About 15 minutes into Jody Powell's debut yesterday as the press secretary to a President, a veteran White House reporter mumbled, to no one in particular, "This is the first funny briefing since the Johnson administration."
Powell was in the midst of reciting some of the minutely detailed aspects of a President's day that the White House press corps often demands to know. He announced that the last members of President Carter's family to return to the White House after the maugural festivities were the President's son, Jeff, and his wife, Annette. The couple got in at 5 a.m., he said, after leaving friends from Georgia "at an undisclosed place in Virginia."
"I'm not sure Jeff didn't want to disclose it or was unable to remember it," Powell added.
The 33-year-old Powell, one of Carter's closest aides, is as slick a downhome country boy as can be found, even in Jimmy Carter's Washington. His quick wit can be combative when challenged, or can turn into a gentle, self-mocking humor from which not even his boss, the President, is immune.
For his debut yesterday Powell chose the latter course, perhaps hoping to set a tone that will not last forever, or maybe even long, but could ease the first few days of a new administration. He was, no doubt, also helped along by the inevitable "honeymoon" aspects of the press corps' relationship with a new President, with even the most notoriously outspoken White House regulars quietly scribbling down his every word.
Powell arrived for the briefing at 11:45 a.m., 15 minutes late, which by normal White House standards and his own record during the Carter campaign was practically ahead of schedule.
He faced what was probably the largest audience to cram into the White House, briefing room since the dramatic last days of the Nixon administration in 1974. Reporters sat jammed together on sofas, tabletops and the floor.
"Can we get a larger briefing room?" someone asked.
"I'm hoping it will be so uncomfortable that no one will come," Powell replied.
In the past, Powell has made little attempt to hide his disdain for questions about what he considers "trivia." But yesterday, for the first full day of the Carter presidency, he came around with just such details.
"Okay, trivia from this morning," he said. "The President, in his words, 'slep late.' He got up at 7, read two or three newspapers. He couldn't find his news summary. We'll try to get it for him in the morning."
THe President's breakfast, he allowed, consisted of "scrambled eggs, toast, sweet rolls - no grits - sausage and bacon."
Before breakfast, Powell said, the Carter family discovered that there was no high chair for Jason Carter, Jack and Judy Carter's 17-month-old son and the President's only grandchild. They improvised by getting a chair from the White House billiard room, which Powell said "will be converted to the pool room" in the Carter administration.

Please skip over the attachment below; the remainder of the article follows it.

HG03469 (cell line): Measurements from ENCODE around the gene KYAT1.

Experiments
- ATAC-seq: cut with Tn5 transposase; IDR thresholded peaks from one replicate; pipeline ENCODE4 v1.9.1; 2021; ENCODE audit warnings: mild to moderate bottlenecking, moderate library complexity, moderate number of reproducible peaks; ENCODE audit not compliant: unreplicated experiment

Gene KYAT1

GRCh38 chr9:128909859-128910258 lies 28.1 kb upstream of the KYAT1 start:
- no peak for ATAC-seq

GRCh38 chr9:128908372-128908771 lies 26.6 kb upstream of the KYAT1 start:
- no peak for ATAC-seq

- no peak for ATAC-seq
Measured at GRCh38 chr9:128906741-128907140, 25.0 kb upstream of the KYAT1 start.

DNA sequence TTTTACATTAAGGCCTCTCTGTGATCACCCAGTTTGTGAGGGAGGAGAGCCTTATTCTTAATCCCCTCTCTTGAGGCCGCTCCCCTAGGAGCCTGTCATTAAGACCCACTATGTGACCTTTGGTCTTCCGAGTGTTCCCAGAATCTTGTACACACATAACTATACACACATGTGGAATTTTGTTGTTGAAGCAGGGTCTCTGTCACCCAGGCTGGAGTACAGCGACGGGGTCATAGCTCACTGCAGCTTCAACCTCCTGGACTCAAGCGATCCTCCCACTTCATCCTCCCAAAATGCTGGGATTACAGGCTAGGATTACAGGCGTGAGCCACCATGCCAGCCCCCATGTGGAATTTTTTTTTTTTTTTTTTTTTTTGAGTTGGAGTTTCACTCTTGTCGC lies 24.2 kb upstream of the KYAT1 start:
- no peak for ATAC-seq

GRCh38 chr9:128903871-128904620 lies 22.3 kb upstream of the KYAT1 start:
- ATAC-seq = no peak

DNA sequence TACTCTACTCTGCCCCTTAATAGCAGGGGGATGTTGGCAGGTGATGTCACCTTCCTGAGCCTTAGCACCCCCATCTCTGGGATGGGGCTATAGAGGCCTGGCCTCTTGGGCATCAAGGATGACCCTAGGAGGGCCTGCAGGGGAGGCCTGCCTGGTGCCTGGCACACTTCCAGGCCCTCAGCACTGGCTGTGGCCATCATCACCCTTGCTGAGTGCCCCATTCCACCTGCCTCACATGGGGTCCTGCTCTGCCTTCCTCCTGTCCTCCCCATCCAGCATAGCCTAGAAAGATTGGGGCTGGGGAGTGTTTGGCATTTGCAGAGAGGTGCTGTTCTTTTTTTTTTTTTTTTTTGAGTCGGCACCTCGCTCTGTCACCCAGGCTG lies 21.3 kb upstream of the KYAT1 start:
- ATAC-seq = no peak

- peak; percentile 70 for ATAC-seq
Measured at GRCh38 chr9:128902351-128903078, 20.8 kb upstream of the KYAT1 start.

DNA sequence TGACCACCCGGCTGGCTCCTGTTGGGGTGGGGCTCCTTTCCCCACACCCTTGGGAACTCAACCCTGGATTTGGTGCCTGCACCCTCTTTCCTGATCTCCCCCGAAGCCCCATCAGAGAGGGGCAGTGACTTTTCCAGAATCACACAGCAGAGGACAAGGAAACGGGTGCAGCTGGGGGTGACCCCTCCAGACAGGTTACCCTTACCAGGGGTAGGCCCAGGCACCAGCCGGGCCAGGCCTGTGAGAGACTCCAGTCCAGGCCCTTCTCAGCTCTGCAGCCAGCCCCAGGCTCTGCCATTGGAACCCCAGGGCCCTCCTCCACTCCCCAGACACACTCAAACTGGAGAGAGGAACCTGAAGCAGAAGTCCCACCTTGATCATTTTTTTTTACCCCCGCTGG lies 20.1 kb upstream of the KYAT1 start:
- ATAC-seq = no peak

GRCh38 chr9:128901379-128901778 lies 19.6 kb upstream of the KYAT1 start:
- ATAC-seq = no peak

"Billy was there," he added, speaking of the President's brother who revels in his image as a beer-swilling rednect. "He said he had heard what a high-class place this was but the damn pool table doesn't have any pockets," Powell said.
So it went, for the first 25 minutes of Powell's first briefing as White House press secretary, in which he proved that humor can be a disarming weapon. He was asked about the qualification of Hugh Carter Jr. - the President's cousin once removed - to be special assistant to the President for administration.
"If you're the President's cousin, do you need any?" he said. The subject was dropped.
"Another bit of trivia . . ." Powell said at one point.
"This is not trivia," a reporter said.
"Okay," Powell replied, "I was embarrassed by it and I trust you all would be too . . . Another historical bit of information," he added, after which he announced Jeff and Annette Carter's early morning adventures.
In the midst of all this, there was some serious news. In addition to Hugh Carter Jr.'s appointment, Powell said that Richard Harden, an aide to Carter when he was governor' of Georgia, would be special assistant to the President for budget and organization, and that Greg Schneiders would be director of White House projects.
Schneiders, a close Carter campaign aide, was in line to be Carter's appointments secretary until a FBI check found personal financial problems in his past.
With great relish and an accompanying fact sheet ("height-32 1/2", length-72", width-48"), Powell also announced that Carter selected the "Hayes" or "Resolute" desk for his personal use in the Oval Office. This desk, now at the Smithsonian Institution, was last used by President Kennedy.
It was not until 12:10 p.m. yesterday that Powell's first White House briefing turned serious. It was then that he announced the President's proclamation for Vietnam war draft evaders. Many questions followed in the next hour, and for some he had no answers. But Powell, with his engaging manner and quick wit, had still managed to get through his first full White House briefing with few, if any, scars.